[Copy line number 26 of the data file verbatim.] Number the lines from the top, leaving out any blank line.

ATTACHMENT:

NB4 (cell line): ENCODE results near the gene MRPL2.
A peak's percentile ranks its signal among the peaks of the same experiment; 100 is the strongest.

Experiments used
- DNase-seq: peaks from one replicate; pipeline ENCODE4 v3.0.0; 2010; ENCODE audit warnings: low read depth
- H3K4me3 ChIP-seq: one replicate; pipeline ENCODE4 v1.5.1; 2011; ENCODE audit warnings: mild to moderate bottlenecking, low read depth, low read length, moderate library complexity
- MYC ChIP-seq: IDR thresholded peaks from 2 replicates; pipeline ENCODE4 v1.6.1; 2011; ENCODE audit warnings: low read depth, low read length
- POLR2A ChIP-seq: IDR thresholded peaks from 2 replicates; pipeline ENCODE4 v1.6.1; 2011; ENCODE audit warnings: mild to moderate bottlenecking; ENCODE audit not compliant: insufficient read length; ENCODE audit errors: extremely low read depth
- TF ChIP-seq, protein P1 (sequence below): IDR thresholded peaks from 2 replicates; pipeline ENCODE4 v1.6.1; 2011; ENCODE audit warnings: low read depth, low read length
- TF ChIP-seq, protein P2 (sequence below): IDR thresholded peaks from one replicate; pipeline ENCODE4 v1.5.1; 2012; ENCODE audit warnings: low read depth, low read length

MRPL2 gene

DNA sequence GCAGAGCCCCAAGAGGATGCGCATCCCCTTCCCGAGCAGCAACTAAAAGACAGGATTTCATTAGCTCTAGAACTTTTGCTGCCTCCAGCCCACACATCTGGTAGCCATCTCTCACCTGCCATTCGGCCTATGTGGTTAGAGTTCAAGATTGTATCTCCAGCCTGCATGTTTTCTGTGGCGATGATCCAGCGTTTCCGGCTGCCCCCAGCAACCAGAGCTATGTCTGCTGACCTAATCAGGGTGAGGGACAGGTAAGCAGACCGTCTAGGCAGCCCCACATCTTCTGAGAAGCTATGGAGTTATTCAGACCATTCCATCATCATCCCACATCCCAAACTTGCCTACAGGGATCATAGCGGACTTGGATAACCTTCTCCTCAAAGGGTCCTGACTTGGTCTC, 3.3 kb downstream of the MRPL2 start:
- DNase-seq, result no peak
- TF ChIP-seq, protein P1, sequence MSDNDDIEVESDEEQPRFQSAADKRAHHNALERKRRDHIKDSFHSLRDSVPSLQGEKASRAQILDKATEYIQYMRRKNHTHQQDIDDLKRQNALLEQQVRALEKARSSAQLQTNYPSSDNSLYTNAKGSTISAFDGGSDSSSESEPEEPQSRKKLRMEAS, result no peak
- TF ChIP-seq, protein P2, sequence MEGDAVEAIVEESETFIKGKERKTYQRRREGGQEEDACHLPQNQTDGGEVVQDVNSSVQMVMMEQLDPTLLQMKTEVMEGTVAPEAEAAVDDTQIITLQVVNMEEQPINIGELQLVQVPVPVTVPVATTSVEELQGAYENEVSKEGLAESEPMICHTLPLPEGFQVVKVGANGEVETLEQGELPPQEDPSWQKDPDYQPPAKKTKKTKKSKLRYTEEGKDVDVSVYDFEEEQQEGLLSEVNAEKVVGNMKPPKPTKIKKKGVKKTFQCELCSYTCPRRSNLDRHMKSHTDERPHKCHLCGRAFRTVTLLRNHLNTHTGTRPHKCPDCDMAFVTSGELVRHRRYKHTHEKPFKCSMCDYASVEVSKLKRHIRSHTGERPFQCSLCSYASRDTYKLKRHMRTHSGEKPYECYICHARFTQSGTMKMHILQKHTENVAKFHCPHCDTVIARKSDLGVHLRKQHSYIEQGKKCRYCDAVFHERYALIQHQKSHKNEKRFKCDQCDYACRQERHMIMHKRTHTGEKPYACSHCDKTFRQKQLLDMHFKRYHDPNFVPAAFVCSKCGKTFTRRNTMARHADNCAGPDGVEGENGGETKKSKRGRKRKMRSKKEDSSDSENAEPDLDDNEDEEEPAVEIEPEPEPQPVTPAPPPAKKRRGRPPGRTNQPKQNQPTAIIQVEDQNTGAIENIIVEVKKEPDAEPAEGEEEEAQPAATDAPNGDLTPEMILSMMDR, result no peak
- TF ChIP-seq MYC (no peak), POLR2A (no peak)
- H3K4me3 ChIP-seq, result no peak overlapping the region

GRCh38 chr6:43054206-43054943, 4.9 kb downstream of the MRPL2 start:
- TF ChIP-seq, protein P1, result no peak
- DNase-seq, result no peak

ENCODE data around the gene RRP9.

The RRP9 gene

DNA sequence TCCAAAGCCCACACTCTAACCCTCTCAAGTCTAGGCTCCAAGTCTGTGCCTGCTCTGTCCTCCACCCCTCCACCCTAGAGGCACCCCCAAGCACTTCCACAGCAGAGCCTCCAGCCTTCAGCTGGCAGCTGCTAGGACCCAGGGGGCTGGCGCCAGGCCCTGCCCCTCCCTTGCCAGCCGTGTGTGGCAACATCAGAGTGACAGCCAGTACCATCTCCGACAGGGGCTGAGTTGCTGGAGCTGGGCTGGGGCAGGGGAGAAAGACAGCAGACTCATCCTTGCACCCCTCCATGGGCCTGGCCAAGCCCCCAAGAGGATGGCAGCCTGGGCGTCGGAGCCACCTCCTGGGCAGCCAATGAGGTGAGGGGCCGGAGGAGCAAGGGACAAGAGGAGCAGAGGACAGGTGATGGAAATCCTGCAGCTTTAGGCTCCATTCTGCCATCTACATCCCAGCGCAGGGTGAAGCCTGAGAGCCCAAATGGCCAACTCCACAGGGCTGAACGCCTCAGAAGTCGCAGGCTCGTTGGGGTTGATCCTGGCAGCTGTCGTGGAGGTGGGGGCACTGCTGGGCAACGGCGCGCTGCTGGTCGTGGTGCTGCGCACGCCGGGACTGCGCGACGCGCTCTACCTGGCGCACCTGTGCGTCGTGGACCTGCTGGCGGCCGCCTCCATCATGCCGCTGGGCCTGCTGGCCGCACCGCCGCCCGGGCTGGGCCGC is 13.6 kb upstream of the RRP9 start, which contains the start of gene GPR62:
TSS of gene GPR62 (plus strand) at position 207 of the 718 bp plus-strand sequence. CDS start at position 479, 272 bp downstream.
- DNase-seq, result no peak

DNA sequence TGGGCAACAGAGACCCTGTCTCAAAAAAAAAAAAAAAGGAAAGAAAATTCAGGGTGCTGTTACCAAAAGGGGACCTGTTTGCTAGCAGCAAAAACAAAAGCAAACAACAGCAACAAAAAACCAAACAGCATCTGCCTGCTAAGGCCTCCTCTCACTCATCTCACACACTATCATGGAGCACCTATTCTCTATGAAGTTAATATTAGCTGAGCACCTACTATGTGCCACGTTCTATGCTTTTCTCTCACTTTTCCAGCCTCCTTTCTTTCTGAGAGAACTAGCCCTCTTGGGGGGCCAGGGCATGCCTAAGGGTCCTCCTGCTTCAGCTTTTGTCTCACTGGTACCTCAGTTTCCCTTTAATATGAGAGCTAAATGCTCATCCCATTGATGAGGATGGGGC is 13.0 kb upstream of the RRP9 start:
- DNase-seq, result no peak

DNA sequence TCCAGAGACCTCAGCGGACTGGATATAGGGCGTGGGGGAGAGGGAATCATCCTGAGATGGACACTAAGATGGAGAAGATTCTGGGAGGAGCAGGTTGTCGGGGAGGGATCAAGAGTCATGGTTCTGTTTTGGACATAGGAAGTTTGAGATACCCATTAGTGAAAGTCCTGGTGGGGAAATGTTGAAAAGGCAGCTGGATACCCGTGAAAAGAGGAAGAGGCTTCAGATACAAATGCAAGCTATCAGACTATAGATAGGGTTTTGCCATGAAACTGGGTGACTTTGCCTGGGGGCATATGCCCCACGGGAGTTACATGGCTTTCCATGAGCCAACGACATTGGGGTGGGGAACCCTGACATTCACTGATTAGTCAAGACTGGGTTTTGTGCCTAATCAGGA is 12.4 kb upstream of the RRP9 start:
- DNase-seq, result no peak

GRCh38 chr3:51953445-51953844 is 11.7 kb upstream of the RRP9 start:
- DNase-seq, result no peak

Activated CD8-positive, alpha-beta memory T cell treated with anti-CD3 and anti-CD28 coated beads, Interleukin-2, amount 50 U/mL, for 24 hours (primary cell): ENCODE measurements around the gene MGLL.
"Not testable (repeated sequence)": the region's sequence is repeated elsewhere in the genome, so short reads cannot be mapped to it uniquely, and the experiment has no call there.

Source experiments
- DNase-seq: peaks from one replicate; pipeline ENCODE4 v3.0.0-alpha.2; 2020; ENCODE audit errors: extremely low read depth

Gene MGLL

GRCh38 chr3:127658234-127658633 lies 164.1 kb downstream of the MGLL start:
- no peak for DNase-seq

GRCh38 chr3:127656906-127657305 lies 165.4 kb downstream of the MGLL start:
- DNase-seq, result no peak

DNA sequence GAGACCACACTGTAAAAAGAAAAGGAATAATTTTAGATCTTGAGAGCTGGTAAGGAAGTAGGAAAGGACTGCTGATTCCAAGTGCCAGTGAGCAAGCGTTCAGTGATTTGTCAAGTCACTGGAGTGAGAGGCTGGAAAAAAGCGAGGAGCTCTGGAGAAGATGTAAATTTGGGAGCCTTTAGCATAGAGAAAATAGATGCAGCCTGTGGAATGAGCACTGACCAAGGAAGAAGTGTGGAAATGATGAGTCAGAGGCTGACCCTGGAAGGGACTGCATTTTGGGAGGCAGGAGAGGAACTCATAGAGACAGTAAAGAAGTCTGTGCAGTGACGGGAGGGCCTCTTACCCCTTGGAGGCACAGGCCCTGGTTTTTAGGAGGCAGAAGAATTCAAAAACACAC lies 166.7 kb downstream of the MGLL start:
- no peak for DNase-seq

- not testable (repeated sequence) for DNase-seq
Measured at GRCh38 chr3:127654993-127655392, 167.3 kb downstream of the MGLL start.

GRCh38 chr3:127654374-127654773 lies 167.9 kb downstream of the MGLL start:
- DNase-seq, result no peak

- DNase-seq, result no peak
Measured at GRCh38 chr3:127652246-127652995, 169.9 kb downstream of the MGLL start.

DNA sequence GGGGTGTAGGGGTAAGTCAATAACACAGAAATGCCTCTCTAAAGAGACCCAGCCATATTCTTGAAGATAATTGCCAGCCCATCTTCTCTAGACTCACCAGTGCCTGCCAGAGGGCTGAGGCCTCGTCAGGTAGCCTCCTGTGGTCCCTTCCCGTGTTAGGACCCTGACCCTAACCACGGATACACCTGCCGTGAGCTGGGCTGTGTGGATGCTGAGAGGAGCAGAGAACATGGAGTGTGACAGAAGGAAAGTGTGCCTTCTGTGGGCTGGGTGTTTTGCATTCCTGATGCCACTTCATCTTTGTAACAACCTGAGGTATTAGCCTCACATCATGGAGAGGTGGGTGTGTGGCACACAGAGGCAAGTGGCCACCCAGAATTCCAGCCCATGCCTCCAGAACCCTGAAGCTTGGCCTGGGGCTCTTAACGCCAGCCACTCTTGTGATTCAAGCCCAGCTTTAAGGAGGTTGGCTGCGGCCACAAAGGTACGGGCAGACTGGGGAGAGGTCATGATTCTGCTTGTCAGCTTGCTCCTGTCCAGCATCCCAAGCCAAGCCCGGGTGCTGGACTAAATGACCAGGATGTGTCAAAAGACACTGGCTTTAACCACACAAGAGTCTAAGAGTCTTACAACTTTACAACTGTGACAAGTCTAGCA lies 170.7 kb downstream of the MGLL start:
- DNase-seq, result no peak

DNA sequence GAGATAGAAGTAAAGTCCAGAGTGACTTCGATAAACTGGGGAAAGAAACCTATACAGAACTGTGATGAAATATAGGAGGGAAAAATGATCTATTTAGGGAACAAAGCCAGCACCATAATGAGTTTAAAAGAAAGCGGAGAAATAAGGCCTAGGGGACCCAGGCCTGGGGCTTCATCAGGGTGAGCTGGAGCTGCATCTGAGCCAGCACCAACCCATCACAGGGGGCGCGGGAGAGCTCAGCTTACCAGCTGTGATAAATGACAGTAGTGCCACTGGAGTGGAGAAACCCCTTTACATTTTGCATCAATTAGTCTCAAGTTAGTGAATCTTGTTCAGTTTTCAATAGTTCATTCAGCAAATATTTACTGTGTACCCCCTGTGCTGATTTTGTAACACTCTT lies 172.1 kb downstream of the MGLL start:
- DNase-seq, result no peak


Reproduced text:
- DNase-seq, result no peak